Employees of the Behavioral Health Unit participated in a “Chalk the Walk” event on Friday to spread awareness for suicide prevention week, which is Sept. 5 through 11.

Encouraging messages were written around Baptist Health Deaconess Madisonville to uplift anyone walking past.

Cynthia Dame, the nursing director for the unit, said the idea was to bring recognition to the community about the stigmas related to mental health and suicide.

“Bringing awareness to it makes it is easier for you to seek treatment and breaking those stigmas,” she said.

Clinical Coordinator for the unit Brad Long said mental health is on the rise, as well as the stigmas that are associated with it. He said a lot of people struggle with mental health, but never talk about it because it is seen as a weakness by society.

“Mental health is seen as though you are not strong or you can’t deal with life’s circumstances when in reality mental health is very common,” said Long. “We want people to know that it is not a weakness, it is actually a sign of strength if you reach out for help because it is not something a lot of people want to talk about.”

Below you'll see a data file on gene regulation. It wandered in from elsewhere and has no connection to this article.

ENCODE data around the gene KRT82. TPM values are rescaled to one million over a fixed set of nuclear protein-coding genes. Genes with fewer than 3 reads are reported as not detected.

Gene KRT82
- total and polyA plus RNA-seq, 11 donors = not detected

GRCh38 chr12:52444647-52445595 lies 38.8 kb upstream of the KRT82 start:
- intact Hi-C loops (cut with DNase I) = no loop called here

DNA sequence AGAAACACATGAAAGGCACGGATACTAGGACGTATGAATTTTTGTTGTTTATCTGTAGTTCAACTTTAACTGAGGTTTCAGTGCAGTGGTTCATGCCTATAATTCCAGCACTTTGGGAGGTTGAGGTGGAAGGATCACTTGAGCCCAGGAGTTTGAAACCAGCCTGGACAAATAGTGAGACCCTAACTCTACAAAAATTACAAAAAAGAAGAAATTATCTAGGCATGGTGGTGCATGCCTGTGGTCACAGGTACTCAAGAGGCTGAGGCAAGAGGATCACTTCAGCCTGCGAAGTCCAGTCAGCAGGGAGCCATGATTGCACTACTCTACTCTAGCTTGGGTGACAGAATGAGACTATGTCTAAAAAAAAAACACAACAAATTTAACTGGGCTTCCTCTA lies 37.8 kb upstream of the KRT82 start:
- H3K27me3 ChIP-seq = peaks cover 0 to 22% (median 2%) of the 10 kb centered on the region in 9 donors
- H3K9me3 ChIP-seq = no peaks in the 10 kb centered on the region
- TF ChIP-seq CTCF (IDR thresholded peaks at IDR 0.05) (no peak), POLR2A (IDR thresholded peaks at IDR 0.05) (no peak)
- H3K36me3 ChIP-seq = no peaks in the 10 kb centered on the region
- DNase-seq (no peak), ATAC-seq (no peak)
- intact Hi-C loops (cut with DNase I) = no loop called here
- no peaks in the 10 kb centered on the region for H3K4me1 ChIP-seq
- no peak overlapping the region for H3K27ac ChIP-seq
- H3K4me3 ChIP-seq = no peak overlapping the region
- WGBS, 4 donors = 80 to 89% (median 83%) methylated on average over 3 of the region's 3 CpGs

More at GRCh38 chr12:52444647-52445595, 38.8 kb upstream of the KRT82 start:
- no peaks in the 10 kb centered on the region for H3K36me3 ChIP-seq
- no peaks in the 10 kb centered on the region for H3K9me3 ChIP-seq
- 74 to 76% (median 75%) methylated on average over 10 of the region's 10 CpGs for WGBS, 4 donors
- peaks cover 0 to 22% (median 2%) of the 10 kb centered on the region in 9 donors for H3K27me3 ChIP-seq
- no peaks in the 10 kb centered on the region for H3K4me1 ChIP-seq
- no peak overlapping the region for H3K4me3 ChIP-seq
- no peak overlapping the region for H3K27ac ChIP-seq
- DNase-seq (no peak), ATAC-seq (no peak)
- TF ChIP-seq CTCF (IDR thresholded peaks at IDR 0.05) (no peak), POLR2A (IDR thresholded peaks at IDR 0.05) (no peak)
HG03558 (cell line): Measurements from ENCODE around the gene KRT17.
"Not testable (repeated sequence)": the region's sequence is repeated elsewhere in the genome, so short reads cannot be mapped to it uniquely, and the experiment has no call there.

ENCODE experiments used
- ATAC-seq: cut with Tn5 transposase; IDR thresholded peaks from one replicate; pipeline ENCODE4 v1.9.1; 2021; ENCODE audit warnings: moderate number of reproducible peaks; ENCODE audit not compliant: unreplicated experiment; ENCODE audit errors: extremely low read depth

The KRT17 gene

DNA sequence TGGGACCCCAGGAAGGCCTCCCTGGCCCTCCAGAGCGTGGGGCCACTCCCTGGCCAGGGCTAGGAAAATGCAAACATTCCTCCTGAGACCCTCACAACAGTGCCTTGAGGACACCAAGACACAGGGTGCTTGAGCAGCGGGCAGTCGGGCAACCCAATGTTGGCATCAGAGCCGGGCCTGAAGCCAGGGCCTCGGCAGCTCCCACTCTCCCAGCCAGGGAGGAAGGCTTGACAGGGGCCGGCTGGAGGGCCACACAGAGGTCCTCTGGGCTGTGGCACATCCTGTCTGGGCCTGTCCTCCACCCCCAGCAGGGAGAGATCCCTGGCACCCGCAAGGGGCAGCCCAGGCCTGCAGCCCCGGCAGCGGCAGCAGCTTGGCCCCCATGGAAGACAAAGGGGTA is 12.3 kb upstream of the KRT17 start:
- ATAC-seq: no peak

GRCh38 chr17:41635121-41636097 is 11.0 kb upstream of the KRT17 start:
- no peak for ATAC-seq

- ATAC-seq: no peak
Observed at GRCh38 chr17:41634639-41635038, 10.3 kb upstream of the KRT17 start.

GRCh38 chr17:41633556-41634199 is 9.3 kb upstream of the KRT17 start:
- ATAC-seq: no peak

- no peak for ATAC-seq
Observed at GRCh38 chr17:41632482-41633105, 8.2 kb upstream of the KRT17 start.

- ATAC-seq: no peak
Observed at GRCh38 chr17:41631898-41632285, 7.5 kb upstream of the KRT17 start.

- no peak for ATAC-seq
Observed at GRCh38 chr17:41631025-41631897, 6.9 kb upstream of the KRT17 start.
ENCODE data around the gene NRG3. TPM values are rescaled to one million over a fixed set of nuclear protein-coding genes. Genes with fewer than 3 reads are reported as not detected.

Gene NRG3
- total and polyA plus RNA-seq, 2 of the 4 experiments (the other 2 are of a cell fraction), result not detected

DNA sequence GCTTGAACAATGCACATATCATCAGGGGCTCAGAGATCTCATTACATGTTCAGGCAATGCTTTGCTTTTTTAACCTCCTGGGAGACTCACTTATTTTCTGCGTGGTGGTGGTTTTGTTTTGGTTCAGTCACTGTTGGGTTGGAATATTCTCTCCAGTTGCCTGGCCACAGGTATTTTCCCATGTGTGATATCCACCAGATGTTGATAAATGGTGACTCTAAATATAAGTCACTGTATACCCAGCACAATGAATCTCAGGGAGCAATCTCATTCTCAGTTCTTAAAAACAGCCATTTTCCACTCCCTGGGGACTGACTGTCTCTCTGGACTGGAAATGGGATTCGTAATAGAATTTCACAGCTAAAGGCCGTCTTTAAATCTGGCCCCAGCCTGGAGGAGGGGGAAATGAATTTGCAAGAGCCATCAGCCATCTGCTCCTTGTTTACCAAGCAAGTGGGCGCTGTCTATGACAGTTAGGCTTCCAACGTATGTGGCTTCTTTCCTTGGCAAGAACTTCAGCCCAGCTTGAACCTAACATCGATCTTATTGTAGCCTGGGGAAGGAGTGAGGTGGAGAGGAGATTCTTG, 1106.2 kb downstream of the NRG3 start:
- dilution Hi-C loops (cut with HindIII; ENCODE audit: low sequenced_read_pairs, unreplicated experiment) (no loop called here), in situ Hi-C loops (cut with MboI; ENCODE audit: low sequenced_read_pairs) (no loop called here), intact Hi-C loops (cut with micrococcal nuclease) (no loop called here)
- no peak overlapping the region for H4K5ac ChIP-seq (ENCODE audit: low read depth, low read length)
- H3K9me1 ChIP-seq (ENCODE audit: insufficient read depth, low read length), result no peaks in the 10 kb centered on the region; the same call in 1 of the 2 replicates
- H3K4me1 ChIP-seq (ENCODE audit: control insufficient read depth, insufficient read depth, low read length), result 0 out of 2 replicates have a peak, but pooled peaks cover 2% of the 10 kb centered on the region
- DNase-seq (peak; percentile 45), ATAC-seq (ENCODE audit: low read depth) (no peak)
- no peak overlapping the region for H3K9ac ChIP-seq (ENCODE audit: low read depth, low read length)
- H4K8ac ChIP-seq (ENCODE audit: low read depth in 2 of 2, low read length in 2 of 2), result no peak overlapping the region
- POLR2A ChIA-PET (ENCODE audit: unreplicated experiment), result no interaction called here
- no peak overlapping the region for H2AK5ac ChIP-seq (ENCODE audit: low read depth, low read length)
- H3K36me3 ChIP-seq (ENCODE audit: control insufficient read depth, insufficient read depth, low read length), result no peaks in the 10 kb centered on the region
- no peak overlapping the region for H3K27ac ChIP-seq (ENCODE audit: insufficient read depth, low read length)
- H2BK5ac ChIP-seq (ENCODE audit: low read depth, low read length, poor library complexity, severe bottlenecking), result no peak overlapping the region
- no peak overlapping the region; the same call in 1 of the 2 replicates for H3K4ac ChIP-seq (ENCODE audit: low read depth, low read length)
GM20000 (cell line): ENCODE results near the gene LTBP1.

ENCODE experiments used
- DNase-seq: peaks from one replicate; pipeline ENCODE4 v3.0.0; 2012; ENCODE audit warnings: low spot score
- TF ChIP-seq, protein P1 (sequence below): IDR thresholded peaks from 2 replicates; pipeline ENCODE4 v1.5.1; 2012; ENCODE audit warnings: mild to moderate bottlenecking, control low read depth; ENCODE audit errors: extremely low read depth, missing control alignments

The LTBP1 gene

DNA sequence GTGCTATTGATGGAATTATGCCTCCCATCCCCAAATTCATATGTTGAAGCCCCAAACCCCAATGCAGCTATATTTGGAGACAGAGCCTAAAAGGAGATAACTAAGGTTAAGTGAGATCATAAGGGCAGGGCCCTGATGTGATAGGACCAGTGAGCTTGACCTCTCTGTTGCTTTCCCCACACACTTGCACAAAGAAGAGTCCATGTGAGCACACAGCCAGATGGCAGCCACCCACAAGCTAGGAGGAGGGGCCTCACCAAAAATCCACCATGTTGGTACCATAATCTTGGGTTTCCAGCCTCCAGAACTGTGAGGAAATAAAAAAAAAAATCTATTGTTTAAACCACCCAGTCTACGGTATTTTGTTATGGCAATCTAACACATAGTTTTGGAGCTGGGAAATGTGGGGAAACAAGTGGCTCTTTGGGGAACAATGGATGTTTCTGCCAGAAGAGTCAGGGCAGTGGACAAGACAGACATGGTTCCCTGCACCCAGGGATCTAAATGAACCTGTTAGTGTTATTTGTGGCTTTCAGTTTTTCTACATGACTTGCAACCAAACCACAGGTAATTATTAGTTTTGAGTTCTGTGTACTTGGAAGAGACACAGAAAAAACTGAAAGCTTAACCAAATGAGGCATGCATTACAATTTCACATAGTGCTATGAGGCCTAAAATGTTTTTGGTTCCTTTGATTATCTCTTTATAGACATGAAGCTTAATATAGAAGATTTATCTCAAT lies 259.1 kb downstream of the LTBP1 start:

He said mental health is not just suicidal thoughts, but it can be any issue a person has with their mental state like depression or anxiety. It does not have to reach a crisis point before asking for help.

“We encourage people not to wait for it to become a crisis to reach out for help,” said Long.

The Behavioral Health Unit does have adult and geriatric units available and offers inpatient therapy and treatment, said Dame. Patients stay in the adult unit completing inpatient therapy anywhere from five to seven days before being referred to outpatient therapy.

Long said the specific services the unit offers include two psychiatrists, a nurse practitioner, nursing staff, mental health technicians, multiple behavioral health therapists, and recreation therapists who provide coping skills and tools to deal with the behavior. There is also a dietitian and a Chaplin who offer alternative ways to deal with overwhelming emotions.

The Behavioral Health Unit is there to offer any help a person might need, and if the unit can’t help, then they can point people in the right direction, he said.

“They can call us, we will walk with them through whatever process they need to be walked through,” said Long.

Dame and Long are hoping that the more awareness people have about mental health and know what services are available to them the more people will reach out for help.

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